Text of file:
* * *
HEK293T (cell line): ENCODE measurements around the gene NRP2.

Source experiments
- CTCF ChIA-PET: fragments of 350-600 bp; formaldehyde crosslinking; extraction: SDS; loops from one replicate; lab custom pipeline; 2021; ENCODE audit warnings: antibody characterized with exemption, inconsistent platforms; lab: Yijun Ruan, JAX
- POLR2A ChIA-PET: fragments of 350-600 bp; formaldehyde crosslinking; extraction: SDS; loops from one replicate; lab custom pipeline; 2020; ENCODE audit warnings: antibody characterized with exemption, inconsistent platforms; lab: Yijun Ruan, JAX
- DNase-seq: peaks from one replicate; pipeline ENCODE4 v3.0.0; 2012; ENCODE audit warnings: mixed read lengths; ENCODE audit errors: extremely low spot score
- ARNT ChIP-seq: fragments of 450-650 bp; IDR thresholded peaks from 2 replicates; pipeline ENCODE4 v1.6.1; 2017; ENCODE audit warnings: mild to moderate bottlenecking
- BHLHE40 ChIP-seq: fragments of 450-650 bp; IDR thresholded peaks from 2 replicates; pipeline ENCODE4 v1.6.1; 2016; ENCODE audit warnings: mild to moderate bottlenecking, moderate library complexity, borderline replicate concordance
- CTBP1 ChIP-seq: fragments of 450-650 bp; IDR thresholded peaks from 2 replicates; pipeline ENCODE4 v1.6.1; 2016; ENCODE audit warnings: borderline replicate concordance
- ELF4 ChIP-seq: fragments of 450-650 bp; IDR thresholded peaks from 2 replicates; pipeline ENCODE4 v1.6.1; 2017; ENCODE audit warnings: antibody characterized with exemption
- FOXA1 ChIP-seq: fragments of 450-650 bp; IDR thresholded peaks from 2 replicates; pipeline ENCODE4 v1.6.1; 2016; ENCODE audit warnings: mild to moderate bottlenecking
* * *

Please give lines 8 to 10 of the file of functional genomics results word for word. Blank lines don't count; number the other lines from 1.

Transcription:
- CTBP1 ChIP-seq: fragments of 450-650 bp; IDR thresholded peaks from 2 replicates; pipeline ENCODE4 v1.6.1; 2016; ENCODE audit warnings: borderline replicate concordance
- ELF4 ChIP-seq: fragments of 450-650 bp; IDR thresholded peaks from 2 replicates; pipeline ENCODE4 v1.6.1; 2017; ENCODE audit warnings: antibody characterized with exemption
- FOXA1 ChIP-seq: fragments of 450-650 bp; IDR thresholded peaks from 2 replicates; pipeline ENCODE4 v1.6.1; 2016; ENCODE audit warnings: mild to moderate bottlenecking